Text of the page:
While preparing for our next staff training session — Taming the 24/7 News Cycle — I came across this quote by Mindy McAdams, a digital media professor/expert at the University of Florida:
So the first step, I think, is to let go of your self-defeating ideas about how you are “not a computer person,” or how “computers don’t like me.” These attitudes are killing you — and your future in journalism.
McAdams offered that advice in 2009, as part of a series of instructional blog posts that she turned into a pamphlet, “Reporter’s Guide to Multimedia Proficiency.”
It remains as true as ever today. Most newspapers are still trying to make the transition from print-only to a multi-platform world, and the going is very, very slow.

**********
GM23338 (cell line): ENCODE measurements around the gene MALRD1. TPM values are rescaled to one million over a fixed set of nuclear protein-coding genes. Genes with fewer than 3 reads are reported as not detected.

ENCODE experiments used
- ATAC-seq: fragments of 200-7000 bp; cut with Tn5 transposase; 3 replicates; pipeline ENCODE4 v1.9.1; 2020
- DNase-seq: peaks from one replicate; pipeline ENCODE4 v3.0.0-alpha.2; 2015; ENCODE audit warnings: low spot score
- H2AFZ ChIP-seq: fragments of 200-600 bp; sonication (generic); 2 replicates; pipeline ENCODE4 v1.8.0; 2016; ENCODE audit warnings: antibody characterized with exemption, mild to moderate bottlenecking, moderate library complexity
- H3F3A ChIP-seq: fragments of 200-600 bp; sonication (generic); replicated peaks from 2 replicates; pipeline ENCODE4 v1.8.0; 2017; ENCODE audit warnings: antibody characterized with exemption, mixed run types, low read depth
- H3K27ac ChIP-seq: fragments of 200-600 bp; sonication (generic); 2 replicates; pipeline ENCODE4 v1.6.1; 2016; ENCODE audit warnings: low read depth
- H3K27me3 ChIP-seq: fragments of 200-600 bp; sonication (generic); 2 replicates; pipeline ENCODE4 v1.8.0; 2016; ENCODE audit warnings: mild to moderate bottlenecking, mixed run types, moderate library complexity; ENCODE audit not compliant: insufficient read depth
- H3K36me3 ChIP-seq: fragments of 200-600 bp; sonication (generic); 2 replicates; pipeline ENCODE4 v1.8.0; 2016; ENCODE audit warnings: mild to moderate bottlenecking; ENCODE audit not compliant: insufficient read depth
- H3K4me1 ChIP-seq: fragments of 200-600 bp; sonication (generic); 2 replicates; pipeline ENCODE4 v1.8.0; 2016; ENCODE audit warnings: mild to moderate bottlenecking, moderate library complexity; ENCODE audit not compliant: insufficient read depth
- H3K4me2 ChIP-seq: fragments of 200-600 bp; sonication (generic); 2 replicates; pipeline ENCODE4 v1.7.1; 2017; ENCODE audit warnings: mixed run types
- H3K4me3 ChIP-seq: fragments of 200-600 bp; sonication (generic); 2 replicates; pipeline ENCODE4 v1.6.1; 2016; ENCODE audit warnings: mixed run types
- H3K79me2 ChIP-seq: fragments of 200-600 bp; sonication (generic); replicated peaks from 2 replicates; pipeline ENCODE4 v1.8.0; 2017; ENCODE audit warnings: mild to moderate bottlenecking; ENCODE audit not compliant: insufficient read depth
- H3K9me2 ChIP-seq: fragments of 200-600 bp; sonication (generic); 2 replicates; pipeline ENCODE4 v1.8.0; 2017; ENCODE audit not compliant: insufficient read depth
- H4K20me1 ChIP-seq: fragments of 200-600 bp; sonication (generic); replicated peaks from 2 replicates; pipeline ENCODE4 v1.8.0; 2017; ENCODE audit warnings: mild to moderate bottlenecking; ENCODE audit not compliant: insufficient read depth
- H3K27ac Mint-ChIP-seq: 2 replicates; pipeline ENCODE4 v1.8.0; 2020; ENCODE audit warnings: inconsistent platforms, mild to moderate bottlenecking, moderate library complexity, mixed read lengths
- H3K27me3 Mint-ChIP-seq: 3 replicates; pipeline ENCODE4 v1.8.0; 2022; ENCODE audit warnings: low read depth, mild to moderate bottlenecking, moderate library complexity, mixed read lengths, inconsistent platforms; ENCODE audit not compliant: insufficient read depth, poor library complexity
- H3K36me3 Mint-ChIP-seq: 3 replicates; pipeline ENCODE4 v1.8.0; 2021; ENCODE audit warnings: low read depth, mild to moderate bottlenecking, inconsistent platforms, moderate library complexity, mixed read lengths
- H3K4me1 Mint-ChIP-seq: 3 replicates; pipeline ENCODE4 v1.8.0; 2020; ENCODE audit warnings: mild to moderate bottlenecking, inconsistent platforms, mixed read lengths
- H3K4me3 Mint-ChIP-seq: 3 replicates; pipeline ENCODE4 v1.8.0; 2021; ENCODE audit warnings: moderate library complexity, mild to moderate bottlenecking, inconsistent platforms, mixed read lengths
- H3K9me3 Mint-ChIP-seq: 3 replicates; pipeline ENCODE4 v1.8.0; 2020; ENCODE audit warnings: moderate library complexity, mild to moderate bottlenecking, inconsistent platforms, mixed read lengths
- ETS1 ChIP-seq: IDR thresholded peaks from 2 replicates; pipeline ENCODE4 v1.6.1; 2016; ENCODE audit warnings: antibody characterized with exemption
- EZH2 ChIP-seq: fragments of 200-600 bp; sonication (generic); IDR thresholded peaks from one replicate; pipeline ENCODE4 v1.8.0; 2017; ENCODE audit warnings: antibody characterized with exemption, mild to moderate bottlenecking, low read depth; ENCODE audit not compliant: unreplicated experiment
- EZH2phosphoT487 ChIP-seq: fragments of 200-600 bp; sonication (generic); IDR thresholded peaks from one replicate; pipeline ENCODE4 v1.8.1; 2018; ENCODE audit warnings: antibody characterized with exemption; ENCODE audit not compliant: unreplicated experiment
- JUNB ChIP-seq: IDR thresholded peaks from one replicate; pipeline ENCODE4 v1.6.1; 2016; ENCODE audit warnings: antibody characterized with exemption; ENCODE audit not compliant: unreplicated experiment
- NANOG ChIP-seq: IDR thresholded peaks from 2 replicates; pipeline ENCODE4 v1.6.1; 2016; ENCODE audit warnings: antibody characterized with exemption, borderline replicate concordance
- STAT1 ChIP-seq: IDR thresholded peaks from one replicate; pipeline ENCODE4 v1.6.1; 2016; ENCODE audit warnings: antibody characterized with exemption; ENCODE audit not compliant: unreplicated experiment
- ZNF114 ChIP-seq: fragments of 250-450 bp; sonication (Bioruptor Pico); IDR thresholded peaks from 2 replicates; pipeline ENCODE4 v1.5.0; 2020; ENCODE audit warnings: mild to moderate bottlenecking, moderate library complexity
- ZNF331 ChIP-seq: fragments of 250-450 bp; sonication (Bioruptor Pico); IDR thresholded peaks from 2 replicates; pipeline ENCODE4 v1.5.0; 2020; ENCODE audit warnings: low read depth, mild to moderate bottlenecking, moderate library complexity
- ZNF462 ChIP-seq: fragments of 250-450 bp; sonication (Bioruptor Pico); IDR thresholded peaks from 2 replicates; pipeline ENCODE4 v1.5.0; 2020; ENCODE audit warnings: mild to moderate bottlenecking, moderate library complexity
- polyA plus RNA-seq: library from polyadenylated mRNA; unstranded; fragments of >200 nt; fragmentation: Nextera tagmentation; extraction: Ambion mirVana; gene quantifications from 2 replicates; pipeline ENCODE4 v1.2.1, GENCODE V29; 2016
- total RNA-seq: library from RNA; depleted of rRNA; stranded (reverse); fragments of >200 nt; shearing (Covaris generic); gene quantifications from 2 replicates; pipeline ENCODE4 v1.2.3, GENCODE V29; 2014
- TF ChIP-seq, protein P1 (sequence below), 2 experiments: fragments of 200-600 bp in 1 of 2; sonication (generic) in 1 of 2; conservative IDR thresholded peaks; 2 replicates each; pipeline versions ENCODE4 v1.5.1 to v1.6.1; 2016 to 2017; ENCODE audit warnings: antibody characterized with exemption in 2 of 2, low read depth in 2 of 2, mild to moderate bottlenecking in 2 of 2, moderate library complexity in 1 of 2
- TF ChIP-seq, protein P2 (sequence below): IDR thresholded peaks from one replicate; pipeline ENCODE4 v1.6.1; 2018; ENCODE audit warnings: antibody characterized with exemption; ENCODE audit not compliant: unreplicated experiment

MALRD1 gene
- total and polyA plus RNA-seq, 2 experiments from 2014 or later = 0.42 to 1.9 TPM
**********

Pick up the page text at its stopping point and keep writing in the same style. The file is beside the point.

There are, of course, many reasons for that, ranging from diminished resources (layoffs, anyone?) to lack of interest to fear of the unknown.
But it all begins with the failure of too many print journalists to accept the fact that computer skills are as important today as knowing how to type and take notes were back in the heyday of newspapers.
Mindy’s exhortation is harsh. But it’s not clear that anything else will work at this point.
It’s confusing, to say the least, that people whose success depends on curiosity and research can’t take the time to learn basic technical skills that are clearly necessary to do their job.
Here are just a few of those basic skills, in no particular order:
- Using a spreadsheet (Excel, for example)
- Shortening a URL
- Moving or sharing a file via FTP, like Dropbox
There are many others.
But these three have come up recently in our newsroom. If you’re stuck on any one of these three, this might be a good time to go learn them, quick.
And then, open your mind and adopt a culture of learning. It’s the only thing that might save us all.